Ontario Highway 22

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Highway 22 shield

Highway 22
King's Highway 22
Route information
Maintained by the Ministry of Transportation
Length 46.0 km[1] (28.6 mi)
Existed 1927 – 1998[2]
Major junctions
East end  Highway 40 in Sarnia
   Highway 7/ Highway 79 near Watford
Highway system
Highway 21Highway 23

King's Highway 22, commonly referred to as Highway 22, initially as Provincial Highway 22 and currently as Middlesex and Lambton County Road 22, was a provincially maintained highway in the Canadian province of Ontario. The route was decommissioned as a King's Highway in 1991, and later entirely decommissioned in 1998. The highway connected Highway 7 and Highway 79 near Watford to Highway 4 in London. The road has been entirely downloaded.

Route description[edit]

Despite Lambton County designating County Road 22 along London Line between Highway 40 in Sarnia and the county boundary east of Wisbeach, Highway 22 never officially continued west of Watford, Ontario.

Prior to provincial downloading in the 1990s, Highway 22 began at the Highway 7 and Highway 79 north of Watford, and progressed east towards Highway 4 in London. The first 7.3 kilometres (4.5 mi) were located in Lambton County, and this segment is now known as Lambton County Road 22. East of the Lambton–Middlesex boundary, the route is now known as Middlesex County Road 22.[3]

History[edit]

The highway was built in 1927 as a collector highway to go from Watford to London. In the early 1980s, due to the completion of Highway 402, the road became less popular, until, it was downloaded in 1998. Before the road was downloaded, it was 46.0 kilometres (28.6 mi) in length. The highway was first called Provincial Highway 22, until it was renamed to King's Highway 22 in 1930. In 1947, the road was shortened by 8 kilometres (5.0 mi) as a more direct road alignment had been found. The last gravel sections on the road were paved in 1952. In 1973, it was re-routed through London.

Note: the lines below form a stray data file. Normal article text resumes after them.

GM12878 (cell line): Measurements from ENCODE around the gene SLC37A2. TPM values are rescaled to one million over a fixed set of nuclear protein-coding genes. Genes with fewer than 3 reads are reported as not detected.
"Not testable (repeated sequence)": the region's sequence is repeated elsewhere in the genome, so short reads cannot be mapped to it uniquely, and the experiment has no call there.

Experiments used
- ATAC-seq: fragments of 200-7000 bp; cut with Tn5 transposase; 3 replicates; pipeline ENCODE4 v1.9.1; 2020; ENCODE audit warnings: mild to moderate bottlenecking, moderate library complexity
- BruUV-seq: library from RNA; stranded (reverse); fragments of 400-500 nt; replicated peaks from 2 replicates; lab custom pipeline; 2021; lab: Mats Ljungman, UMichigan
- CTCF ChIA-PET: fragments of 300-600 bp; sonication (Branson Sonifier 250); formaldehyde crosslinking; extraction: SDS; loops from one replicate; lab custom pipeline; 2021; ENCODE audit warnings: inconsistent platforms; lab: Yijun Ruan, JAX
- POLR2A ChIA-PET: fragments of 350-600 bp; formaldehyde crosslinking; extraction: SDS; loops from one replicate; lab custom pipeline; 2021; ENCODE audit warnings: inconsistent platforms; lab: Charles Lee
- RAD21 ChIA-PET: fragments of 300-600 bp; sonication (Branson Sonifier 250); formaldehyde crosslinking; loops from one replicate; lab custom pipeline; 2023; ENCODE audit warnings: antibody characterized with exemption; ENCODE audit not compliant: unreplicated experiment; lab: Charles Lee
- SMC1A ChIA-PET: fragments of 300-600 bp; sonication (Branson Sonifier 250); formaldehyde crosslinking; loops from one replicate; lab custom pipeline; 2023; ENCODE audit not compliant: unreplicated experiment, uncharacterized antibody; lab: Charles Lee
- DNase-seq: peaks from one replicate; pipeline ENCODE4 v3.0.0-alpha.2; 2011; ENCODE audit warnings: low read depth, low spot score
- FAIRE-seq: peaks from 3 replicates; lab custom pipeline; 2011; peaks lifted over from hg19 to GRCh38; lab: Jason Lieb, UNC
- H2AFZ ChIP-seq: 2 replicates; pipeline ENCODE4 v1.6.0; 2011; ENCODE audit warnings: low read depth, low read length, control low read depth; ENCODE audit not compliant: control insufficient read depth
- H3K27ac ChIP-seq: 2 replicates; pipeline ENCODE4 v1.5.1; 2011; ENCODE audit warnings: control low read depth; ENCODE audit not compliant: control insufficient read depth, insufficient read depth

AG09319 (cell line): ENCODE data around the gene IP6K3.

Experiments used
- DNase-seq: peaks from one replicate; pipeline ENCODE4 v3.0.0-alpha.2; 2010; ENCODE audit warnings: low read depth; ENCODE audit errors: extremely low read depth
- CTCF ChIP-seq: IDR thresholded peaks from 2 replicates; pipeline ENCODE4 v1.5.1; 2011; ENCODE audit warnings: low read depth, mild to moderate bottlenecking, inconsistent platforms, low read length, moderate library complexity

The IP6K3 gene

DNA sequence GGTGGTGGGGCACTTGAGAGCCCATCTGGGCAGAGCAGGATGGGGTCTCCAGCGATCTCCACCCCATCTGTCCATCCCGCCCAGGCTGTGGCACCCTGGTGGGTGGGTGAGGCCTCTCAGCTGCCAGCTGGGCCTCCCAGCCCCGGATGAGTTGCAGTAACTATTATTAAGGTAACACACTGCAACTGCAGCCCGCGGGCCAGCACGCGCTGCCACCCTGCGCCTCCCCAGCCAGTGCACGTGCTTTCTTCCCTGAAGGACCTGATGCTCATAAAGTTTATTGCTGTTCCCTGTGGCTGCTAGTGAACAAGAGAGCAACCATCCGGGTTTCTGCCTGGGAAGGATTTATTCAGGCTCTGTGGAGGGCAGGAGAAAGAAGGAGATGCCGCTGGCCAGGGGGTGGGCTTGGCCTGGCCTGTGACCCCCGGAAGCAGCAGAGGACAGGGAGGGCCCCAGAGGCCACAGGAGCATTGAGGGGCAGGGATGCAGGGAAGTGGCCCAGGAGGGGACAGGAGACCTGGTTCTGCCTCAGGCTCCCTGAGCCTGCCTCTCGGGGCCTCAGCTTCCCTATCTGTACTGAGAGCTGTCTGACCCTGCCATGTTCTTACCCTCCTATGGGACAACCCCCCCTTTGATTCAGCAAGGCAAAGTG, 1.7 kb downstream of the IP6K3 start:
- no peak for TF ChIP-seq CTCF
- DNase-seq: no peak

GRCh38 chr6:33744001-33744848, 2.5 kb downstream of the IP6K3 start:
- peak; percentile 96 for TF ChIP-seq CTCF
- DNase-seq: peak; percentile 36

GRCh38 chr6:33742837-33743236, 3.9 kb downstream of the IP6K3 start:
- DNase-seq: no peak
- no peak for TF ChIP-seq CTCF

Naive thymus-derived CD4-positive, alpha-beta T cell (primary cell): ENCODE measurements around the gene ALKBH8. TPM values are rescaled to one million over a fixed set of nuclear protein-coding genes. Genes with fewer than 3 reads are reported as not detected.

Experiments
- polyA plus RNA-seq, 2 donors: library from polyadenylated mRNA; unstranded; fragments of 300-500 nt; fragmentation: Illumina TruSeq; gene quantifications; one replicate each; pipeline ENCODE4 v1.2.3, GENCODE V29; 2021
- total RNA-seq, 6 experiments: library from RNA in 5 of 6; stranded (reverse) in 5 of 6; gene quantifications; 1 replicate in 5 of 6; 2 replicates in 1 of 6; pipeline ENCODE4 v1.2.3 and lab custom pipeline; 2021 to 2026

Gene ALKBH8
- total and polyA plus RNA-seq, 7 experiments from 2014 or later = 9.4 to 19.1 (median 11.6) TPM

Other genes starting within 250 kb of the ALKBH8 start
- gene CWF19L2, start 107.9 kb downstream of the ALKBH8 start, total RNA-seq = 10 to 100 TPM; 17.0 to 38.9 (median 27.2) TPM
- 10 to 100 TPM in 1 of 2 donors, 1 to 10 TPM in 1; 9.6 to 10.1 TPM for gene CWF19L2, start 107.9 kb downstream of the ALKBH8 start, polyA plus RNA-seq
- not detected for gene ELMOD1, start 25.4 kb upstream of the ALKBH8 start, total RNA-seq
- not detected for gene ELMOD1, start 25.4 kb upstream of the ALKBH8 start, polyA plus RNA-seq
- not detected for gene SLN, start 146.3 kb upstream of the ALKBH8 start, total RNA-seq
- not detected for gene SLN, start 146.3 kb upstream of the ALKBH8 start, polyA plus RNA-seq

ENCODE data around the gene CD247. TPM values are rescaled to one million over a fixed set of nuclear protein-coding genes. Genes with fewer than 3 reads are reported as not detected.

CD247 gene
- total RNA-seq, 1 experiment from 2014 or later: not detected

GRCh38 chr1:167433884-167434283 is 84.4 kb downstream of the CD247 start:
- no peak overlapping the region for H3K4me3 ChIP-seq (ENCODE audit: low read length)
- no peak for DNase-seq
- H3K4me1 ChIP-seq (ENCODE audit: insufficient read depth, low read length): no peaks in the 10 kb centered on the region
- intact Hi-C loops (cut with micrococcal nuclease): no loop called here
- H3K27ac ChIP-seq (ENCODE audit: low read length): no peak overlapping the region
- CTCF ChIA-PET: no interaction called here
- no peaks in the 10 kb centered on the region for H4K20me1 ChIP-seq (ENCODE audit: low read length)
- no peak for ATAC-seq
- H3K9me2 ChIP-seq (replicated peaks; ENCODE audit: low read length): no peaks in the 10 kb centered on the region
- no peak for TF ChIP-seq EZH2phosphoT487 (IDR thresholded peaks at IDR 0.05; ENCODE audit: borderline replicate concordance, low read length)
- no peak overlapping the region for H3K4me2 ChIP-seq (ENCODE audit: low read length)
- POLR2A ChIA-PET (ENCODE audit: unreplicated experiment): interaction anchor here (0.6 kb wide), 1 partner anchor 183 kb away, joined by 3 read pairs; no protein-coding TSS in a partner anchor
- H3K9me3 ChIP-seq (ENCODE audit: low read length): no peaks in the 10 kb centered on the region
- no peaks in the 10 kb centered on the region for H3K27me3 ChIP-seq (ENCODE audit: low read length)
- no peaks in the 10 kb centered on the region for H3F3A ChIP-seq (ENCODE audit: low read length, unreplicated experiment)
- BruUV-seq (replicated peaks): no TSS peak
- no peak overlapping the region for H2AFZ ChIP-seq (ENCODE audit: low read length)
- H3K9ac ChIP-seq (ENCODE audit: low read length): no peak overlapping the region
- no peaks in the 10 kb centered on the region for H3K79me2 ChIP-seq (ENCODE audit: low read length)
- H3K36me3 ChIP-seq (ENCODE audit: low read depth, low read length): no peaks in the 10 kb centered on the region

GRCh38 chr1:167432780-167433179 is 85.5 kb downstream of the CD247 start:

The route of Highway 22 was gradually decommissioned and transferred to local/county jurisdiction throughout the 1990s. The London–Middlesex Act, passed December 10, 1992, expanded the municipal boundaries of the City of London effective January 1, 1993. The 5.5 kilometres (3.4 mi) section of Highway 22 between Derwent Road (the former boundary) and 600 metres (0.37 mi) east of Denfield Road was consequently transferred to the City of London.[4]

As part of a series of budget cuts initiated by premier Mike Harris under his Common Sense Revolution platform, a significant portion of the Ontario highway network was transferred to local or regional jurisdiction. Ownership of the roadway was transferred to the counties and city that Highway 22 crossed: Lambton County, Middlesex County, and the City of London. On April 1, 1997, a 16.5-kilometre (10.3 mi) section of Highway 22 between the Highway 7/79 junction south of Arkona and the Highway 81 junction north of Strathroy was transferred to Lambton and Middlesex counties.[5] This was followed up several months later by the transfer of the remaining 22.3-kilometre (13.9 mi) east of Highway 81 to the London boundary on January 1, 1998.[2]

Major intersections[edit]

The following table lists the major junctions along Highway 22, as noted by the Ministry of Transportation of Ontario.[1] 

DivisionLocationkm[1]miDestinationsNotes
LambtonWarwick0.00.0  Highway 7 / Highway 79 (Arkona Road) – Arkona
MiddlesexAdelaide Metcalfe7.44.6County Road 6 (Kerwood Road) – Parkhill
16.510.3 Highway 81 (Centre Road) – Strathroy, Parkhill
Adelaide Metcalfe – Strathroy-CaradocMiddlesex Centre boundary22.714.1County Road 39 (Hickory Drive)
Middlesex Centre26.216.3County Road 16 (Ilderton Road) – Ilderton
33.821.0County Road 17 (Nairn Road) – Lobo
London41.025.5Hyde Park Road – Ilderton
43.627.1Wonderland Road
46.028.6 Highway 4 – London
1.000 mi = 1.609 km; 1.000 km = 0.621 mi

References[edit]

  1. ^ a b Ministry of Transportation and Communications (April 1, 1989). Provincial Highways Distance Table. Government of Ontario. p. 48. ISSN 0825-5350. 
  2. ^ a b Highway Transfers List - "Who Does What" (Report). Ministry of Transportation of Ontario. June 20, 2001. p. 9. 
  3. ^ Mapart (2010). Ontario Back Road Atlas (Map). Peter Heiler Ltd. pp. 12–14. § S8–T16. ISBN 978-1-55198-226-7. 
  4. ^ https://www.london.ca/About-London/london-history/Pages/1977-to-2000.aspx
  5. ^ Highway Transfers List (Report). Ministry of Transportation of Ontario. April 1, 1997. p. 6.